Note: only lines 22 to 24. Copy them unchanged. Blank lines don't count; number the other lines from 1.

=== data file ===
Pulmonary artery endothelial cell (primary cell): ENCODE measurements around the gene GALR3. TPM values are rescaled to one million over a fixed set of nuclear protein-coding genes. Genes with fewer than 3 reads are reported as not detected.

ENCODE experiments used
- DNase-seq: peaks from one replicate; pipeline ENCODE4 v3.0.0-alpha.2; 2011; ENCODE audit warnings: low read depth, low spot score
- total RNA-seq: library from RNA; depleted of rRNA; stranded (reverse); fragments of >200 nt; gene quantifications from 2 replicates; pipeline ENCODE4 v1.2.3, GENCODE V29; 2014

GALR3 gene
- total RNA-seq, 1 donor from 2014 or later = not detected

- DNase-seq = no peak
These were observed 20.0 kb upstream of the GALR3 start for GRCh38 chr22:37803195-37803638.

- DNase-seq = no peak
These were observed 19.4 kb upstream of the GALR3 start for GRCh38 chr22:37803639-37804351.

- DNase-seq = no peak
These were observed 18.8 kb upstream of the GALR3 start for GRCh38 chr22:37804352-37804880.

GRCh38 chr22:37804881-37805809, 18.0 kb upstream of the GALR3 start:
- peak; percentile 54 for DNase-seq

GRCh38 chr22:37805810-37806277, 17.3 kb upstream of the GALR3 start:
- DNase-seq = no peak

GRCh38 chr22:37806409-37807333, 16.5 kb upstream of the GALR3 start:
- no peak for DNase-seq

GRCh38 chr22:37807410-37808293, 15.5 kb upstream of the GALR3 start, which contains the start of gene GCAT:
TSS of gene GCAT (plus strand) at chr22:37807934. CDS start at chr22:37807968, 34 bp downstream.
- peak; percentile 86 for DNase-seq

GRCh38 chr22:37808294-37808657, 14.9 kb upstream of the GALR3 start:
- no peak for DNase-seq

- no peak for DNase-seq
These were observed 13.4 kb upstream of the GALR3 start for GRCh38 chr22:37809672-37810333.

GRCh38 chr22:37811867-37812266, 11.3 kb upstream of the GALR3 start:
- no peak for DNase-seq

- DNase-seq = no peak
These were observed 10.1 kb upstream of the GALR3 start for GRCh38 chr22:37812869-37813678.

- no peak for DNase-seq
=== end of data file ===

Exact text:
GRCh38 chr22:37808294-37808657, 14.9 kb upstream of the GALR3 start:
- no peak for DNase-seq

- no peak for DNase-seq